It takes courage to believe you are loved, especially if you don’t feel it.
It takes courage, which takes effort. Right now, more than ever, we need to be brave. I don’t mean putting up a brave face – I mean actively being brave.
What does this look like?
For me, it means that I communicate with people about what I’m dealing with. At the risk of feeling clingy, awkward, or unneeded, I tell them when I’m down. I tell them when I need reassurance. I tell them that I’m struggling with these things and I ask for help.
Here’s another thing I do: I let them know that they can talk to me, to. Even though I can’t be there physically for these people, I can be there emotionally. So many people have opened up to me in the past few weeks, in ways they never have before. So many people have reached out, chosen faith over fear, and decided to ask for help.
Many of us are terrified of the future. It’s scary right now: all of us probably know someone (if you aren’t already that someone) who is somehow on the front lines of this issue. Whether they are a healthcare worker, someone who is part of an essential business, or battling the disease itself, it is easy for us to be afraid for them. But this is not what we need to do.
Right now, more than ever, take care of your loved ones by taking care of yourself, mentally and physically. We are in quarantine, most of us, not to protect ourselves, but to protect other people. We are making sacrifices so that our loved ones don’t have to sacrifice even more – but that doesn’t mean we sacrifice our mental health. That doesn’t mean we sacrifice our community with each other.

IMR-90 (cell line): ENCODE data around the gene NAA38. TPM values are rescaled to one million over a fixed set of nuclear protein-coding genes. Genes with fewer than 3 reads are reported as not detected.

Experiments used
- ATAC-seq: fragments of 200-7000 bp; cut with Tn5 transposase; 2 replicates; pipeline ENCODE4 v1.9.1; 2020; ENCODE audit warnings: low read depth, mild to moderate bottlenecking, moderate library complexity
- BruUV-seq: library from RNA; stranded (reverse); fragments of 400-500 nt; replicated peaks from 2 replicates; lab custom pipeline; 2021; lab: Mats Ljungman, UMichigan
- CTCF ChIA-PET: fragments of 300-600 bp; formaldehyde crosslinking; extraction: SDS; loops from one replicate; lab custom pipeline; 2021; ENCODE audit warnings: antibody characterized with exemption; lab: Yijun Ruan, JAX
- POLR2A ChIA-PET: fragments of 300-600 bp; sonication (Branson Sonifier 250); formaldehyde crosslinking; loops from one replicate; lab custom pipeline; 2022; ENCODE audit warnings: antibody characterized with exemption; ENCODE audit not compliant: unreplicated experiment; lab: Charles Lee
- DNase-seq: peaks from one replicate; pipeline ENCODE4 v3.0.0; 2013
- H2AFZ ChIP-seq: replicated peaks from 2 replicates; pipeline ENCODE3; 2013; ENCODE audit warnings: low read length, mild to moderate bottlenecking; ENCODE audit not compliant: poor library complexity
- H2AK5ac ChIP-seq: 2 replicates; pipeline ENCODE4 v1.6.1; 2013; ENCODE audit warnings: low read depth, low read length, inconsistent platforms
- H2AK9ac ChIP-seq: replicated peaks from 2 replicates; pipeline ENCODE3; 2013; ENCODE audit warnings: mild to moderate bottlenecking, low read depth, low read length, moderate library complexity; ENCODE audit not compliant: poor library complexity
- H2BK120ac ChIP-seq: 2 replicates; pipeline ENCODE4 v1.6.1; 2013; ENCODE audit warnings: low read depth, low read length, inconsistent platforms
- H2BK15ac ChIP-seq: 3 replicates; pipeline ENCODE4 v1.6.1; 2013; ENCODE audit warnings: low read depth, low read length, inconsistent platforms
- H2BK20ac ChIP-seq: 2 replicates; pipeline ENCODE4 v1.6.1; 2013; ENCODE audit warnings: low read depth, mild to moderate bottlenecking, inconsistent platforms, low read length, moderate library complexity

As I right this, I’m struggling with a bout of depression which has kept me in bed for several days. I’m really over this whole quarantine thing, but I’ll let you in on a secret: I’m fighting back, and I’m winning.
How am I winning? Well, for one, I’m choosing faith over fear.
I’m choosing courage.
Every time I wake up, I go to the bathroom to brush my teeth and I look into the mirror. I say, out loud, these words to the person I see there: You are not going to give up. You are not a quitter. You are going to come out of this better than you went into it. You are going to be victorious.
And on days when depression nails me to my bed, I fight back, by choosing to believe that I am loved.
My dear friends, I know that for some of you, this is the fight of your life. But for the sake of our loved ones, for the sake of those on the front lines, for your own sake, you must not give up. I implore you: do not give up. Do not let this virus win. Even if it never touches you, it can still destroy your mental health. Do not let this happen.
Reach out for help if you need it. Reach out to your loved ones, especially the ones you haven’t heard from in a while. Stay connected. Stay safe.
We here on the platform are cheering for you. You are all in our prayers. Someday soon, we will all meet again, in person – and I hope that when we gather again in real life, no one will be missing.
The Anxious Introvert